Capture efficiency of insect natural enemies from tall and short vegetation using vacuum sampling

Z. Hossain, G. M. Gurr, S. D. Wratten

Research output: Contribution to journalArticlepeer-review

24 Citations (Scopus)


Experiments were conducted in lucerne to determine the efficiency of vacuum sampling of insects and whether this was affected by the height of vegetation sampled. Three insects of significance as predators of pests in Australian lucerne were studied: transverse ladybird beetle (Coccinella transversalis Fabricius), pollen beetle (Dicranolaius bellulus (Guerin-Meneville)), and spined predatory shield bug (Oechalia schellembergii (Guerin-Meneville)). In a preliminary experiment comparing a commercially harvested area of lucerne with an unharvested area within the same crop, the proportions of released insects recaptured from unharvested lucerne were significantly lower than recoveries from the shorter, harvested lucerne. Resampling the tall lucerne after it was cut by hand gave cumulative recapture proportions which did not differ from those observed for the harvested lucerne. A second experiment with a randomised replicated design re-tested the hypotheses of the preliminary experiment for two insect species. Very similar results were obtained. This verification showed that recapture efficiencies from tall lucerne ranged between 0.60 and 0.74 but that resampling after hand cutting gave cumulative recapture proportions in excess of 0.86 which did not differ from recapture proportions from short lucerne.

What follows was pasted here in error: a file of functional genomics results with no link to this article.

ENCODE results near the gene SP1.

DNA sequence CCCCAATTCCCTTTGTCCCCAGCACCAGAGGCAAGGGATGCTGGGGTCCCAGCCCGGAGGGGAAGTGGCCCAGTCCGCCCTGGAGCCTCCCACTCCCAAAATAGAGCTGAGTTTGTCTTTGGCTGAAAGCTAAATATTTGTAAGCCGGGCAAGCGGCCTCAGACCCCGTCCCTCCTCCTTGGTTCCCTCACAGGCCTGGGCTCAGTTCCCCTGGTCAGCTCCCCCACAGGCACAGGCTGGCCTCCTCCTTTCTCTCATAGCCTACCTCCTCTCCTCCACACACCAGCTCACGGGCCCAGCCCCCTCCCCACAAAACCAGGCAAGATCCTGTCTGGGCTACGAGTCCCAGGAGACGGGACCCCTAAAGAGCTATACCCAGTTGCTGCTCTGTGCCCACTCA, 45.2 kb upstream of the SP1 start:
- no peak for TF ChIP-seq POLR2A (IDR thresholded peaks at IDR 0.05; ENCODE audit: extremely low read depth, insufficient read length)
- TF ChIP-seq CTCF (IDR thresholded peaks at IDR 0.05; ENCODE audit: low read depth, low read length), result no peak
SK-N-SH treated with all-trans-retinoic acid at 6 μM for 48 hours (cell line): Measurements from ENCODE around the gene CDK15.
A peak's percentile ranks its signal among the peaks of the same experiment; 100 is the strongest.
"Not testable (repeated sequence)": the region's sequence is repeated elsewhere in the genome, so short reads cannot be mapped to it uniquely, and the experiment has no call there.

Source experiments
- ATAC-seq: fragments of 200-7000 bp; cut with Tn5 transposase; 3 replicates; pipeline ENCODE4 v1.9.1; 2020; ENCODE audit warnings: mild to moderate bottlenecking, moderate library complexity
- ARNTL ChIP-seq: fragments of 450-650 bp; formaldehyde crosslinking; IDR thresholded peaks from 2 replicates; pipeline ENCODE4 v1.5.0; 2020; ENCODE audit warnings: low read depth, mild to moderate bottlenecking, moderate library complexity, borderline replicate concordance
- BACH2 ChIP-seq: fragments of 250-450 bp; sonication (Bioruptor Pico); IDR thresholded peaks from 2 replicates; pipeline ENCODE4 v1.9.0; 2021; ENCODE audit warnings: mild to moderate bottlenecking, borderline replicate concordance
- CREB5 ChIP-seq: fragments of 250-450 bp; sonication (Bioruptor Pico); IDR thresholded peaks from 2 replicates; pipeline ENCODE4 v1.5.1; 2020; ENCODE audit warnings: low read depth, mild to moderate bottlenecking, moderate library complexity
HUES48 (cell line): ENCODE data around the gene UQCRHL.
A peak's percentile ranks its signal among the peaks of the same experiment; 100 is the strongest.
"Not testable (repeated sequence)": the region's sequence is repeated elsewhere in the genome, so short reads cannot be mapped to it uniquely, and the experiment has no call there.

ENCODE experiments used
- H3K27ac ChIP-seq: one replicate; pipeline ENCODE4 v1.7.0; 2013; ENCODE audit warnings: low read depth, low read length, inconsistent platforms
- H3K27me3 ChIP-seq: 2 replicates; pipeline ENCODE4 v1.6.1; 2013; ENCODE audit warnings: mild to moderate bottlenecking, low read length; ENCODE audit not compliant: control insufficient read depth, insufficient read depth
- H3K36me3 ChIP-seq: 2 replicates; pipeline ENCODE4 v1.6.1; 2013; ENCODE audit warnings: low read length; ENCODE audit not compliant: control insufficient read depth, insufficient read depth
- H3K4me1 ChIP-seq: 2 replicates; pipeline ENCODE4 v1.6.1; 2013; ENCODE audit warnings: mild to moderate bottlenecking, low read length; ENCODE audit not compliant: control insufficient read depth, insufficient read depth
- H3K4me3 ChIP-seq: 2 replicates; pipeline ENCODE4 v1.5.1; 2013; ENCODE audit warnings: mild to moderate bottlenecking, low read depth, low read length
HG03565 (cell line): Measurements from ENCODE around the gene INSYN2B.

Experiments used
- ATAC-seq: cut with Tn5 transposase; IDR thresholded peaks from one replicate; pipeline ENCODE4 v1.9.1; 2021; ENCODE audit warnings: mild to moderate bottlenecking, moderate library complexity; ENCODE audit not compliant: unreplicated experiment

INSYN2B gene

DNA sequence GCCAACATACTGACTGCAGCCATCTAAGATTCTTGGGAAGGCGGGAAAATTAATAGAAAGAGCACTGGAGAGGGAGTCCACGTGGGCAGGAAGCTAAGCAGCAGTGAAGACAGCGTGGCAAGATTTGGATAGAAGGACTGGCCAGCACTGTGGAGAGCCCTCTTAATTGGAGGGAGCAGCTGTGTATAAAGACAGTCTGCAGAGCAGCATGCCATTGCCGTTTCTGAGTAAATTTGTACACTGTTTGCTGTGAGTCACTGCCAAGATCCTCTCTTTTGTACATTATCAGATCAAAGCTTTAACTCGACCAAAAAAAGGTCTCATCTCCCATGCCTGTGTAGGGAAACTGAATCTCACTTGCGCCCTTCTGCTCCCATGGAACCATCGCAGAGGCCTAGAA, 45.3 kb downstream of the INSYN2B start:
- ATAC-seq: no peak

Original languageEnglish
Pages (from-to)463-467
Number of pages5
JournalAnnals of Applied Biology
Issue number2
Publication statusPublished - 01 Oct 1999


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